I wanted to see if we could gain any insight to this problem by looking at our historical shipments and possibly use various attributes about a shipment itselfto make an accurate recommendation as to which company to call.  This boils down to a classification problem, ie how do we classify the company that ships the freight based on attributes that the customer tells us about their freight?  Classification problems are one of the areas where machine learning has been applied extensively over the last few years.

There are dozens and dozens of attributes related to our shipments which could be used to feed into a machine learning model, but to keep things simple for this experiment I chose to use the freight description field. If the customer could give a description of their freight to a predictive model, could it properly suggest which company should ship it?  The exercise would be to see if there was any predictive power at all with the description field, and if so, additional fields could potentially be added to refine the model further.

I obtained data from 50,000 historical shipments which included a short description of the goods being shipped and the abbreviation of the company that shipped the goods.  I imported this data into R Studio for analysis.

data

 

There are a number of different machine learning models to choose from for classification problems.  I selected the Naive Bayes model which is the same model that most spam filters use to classify email  as spam based on the words within the email.

Out of curiosity I decided to use R to create a word cloud of common terms for a few of the companies just to see what pops out.   The first cloud below is common words found in the descriptions of freight shipped with Alaska Marine Lines (AML).

amlplot

 

The word cloud below was generated for freight shipped with Lynden International (LINT).
lintplot

Finally, the last cloud is for freight that was shipped with LTI, Inc. (LTII), with an interesting combination of commodities which were returned.  Hopefully the same tankers that are being used to ship sulfur are also not being used to ship wine!
ltiiplot

Next it was time to train the model.  I took 40,000 of the records and submitted it to a Naive Bayes model that I had configured in R.  This would give the model a chance to look at the terms in each shipment, and associate it with the company that shipped the freight, hopefully finding commonalities that it could use when it needed to predict the company based on the description.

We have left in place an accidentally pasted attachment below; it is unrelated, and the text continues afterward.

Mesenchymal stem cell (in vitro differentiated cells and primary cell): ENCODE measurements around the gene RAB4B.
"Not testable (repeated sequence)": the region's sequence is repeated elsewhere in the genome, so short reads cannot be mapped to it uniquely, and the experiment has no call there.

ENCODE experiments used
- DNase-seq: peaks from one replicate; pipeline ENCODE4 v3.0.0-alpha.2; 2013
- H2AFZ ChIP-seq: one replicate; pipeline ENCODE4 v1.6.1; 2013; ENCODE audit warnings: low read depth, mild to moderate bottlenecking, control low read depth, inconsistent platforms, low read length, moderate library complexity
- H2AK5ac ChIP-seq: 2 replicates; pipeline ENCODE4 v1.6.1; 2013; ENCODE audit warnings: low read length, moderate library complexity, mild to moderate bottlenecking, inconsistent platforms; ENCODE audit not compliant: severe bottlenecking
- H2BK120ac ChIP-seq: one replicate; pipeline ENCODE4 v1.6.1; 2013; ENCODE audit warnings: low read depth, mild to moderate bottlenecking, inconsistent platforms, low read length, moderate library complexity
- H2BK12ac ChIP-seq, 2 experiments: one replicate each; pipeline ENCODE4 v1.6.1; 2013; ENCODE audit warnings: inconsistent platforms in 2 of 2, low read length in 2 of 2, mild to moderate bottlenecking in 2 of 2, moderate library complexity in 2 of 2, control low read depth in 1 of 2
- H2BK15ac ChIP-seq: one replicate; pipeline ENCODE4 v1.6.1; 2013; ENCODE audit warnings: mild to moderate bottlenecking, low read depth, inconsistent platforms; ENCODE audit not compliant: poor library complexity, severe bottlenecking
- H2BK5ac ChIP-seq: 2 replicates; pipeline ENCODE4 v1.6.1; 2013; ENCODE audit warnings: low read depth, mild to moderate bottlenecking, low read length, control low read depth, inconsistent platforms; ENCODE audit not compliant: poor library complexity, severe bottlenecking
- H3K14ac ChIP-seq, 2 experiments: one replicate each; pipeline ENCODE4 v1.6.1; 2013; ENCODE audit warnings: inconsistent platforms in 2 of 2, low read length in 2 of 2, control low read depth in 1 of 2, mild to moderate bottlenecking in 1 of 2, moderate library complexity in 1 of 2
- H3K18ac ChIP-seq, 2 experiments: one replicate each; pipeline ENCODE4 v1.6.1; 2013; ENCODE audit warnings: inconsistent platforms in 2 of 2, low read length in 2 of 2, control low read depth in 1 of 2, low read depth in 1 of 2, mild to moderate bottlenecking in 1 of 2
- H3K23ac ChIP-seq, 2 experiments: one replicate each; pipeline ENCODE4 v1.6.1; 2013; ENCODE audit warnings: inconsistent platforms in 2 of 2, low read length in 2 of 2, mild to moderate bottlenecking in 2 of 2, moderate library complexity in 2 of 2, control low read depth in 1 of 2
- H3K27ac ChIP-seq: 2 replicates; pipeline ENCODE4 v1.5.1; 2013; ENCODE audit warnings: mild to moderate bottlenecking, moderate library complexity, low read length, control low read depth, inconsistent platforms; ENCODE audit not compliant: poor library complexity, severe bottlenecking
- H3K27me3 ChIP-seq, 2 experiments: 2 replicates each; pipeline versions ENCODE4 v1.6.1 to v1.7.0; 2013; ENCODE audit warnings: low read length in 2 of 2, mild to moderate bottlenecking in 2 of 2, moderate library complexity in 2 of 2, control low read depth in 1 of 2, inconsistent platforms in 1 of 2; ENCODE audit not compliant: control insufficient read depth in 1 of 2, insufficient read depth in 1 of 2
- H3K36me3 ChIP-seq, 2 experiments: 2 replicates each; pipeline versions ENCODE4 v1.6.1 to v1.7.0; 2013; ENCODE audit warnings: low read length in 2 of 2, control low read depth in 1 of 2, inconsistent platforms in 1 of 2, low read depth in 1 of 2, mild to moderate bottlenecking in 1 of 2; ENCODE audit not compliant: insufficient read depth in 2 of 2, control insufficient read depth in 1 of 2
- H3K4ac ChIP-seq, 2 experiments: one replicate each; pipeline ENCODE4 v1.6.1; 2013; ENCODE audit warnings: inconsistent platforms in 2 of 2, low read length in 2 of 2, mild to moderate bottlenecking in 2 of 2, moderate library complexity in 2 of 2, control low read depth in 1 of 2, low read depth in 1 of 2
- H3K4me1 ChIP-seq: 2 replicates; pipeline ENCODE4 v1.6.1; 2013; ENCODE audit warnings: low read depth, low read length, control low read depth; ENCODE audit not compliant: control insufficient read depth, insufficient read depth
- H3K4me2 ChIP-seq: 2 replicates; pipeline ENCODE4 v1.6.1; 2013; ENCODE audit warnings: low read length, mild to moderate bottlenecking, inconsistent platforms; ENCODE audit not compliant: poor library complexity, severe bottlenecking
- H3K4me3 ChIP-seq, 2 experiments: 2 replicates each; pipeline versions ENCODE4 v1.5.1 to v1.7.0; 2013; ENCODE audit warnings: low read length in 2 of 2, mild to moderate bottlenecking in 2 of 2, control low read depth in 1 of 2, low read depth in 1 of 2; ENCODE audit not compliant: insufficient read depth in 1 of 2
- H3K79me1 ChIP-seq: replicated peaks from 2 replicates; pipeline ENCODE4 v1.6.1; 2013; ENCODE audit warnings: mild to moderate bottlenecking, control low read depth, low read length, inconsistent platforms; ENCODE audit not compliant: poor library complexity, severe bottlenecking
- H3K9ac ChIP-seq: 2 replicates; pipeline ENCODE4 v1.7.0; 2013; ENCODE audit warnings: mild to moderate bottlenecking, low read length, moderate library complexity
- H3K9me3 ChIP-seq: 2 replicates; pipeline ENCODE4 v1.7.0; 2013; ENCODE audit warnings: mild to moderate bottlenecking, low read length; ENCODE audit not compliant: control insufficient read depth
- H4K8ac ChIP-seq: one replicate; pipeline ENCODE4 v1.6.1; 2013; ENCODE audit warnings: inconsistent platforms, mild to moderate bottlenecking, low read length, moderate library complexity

I then took the remaining 10,000 records and had the model guess which company shipped the goods based solely on the freight description.  I then tabulated the accuracy of the model’s 10,000 predictions.

The table below illustrates what percent of the time the model selected the correct company given the description of the freight.

  • AML:  95%
  • AWE:  94%
  • LTII:   94%
  • LTIA:  83%
  • LAC:   52%

I was quite surprised by the accuracy of the results given that just one attribute of the shipment data was being used by the model.  LAC is the big outlier, and freight that should have been classified as LAC was most commonly misclassified as LINT.  Likewise freight that should have been classified as LTIA was most commonly misclassified as AML.

The next step would be to take a look at some of the other attributes of the freight and see if we can further refine the model, by possibly using fields such as origin, destination, weight, etc.

If you are curious about the R code that I wrote to perform this experiment I have included it below.

install.packages("tm")
install.packages("e1071")
install.packages("gmodels")
install.package""
library(tm)
library(e1071)
library(gmodels)
library(wordcloud)
set.seed(123)
shipment.data.all <- read.table( "ShipmentsDescOnly.csv", sep="|", header=TRUE, stringsAsFactors = FALSE)
#Shuffle the shipments up so they aren't in any particular order.
shipment.data.all <- shipment.data.all[sample(nrow(shipment.data.all)),]
shipment.data.all$CompanyAbbreviation <- factor(shipment.data.all$CompanyAbbreviation)
# Build a word cloud for each company
aml <- subset(shipment.data.train, CompanyAbbreviation == "AML")
lint <- subset(shipment.data.train, CompanyAbbreviation == "LINT")
ltia <- subset(shipment.data.train, CompanyAbbreviation == "LTIA")
awe <- subset(shipment.data.train, CompanyAbbreviation == "AWE")
ltii <- subset(shipment.data.train, CompanyAbbreviation == "LTII")
lac <- subset(shipment.data.train, CompanyAbbreviation == "LAC")
wordcloud(aml$ShortDescription, max.words = 40, scale = c(3,0.5))
wordcloud(lint$ShortDescription, max.words = 40, scale = c(3,0.5))
wordcloud(ltia$ShortDescription, max.words = 40, scale = c(3,0.5))
wordcloud(awe$ShortDescription, max.words = 40, scale = c(3,0.5))